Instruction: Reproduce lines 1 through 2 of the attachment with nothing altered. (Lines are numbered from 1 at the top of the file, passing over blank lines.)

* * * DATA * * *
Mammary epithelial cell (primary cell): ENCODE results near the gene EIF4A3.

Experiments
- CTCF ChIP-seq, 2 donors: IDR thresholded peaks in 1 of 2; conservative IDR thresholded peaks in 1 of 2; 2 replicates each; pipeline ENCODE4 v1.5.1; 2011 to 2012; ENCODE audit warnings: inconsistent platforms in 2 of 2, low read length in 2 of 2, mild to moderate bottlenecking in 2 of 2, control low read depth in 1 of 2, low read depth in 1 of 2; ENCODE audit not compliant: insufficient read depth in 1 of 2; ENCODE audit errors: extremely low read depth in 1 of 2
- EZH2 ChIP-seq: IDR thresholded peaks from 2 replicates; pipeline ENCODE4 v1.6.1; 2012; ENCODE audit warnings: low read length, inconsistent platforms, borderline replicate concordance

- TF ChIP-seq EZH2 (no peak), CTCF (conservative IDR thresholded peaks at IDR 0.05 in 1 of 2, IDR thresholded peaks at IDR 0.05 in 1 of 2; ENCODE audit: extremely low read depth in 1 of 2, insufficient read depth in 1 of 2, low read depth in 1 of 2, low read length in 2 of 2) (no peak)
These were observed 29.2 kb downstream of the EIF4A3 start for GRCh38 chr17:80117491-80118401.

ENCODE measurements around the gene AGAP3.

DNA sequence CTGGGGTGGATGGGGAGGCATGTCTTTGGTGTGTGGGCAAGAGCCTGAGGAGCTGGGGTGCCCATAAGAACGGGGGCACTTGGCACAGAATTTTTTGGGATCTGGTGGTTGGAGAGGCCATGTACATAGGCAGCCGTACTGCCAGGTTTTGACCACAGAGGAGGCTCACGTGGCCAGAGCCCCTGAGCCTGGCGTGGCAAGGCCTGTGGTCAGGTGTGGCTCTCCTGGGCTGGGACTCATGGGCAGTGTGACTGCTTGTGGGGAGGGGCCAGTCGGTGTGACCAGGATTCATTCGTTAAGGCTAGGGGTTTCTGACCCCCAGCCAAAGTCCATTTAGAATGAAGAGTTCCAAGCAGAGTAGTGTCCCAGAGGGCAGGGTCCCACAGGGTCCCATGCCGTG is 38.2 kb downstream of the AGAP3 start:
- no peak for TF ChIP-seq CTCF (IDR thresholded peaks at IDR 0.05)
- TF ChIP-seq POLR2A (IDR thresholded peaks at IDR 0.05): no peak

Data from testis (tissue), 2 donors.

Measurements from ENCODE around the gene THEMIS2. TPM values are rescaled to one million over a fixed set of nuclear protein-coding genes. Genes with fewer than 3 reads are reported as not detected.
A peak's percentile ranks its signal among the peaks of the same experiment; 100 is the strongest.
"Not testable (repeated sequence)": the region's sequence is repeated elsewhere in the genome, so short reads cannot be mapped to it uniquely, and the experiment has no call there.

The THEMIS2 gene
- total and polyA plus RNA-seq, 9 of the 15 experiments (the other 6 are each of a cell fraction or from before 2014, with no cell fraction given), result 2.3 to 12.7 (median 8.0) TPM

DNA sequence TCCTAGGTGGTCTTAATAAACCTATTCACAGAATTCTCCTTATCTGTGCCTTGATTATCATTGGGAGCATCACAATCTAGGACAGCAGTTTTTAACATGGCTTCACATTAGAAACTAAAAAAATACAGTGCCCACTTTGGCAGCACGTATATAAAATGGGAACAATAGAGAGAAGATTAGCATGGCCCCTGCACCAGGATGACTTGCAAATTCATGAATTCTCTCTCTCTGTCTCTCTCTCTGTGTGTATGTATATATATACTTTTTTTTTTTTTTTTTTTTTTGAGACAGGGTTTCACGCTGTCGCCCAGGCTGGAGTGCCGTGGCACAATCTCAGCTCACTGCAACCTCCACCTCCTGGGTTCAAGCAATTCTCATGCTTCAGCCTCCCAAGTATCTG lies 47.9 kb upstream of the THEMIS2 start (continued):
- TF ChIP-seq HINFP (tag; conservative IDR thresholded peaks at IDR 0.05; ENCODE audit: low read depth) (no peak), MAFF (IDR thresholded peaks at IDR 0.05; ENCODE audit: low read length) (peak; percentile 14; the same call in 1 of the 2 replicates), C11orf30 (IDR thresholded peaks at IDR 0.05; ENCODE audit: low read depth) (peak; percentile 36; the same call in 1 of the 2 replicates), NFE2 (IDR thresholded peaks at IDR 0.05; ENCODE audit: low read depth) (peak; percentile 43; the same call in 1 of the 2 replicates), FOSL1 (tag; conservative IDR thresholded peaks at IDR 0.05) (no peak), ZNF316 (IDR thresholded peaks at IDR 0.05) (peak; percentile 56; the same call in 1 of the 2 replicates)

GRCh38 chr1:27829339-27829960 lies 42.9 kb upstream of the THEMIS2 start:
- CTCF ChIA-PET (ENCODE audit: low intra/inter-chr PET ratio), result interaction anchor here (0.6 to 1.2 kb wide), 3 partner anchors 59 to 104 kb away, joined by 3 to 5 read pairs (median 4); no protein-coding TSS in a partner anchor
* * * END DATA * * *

Mammary epithelial cell (primary cell): ENCODE results near the gene EIF4A3.

Experiments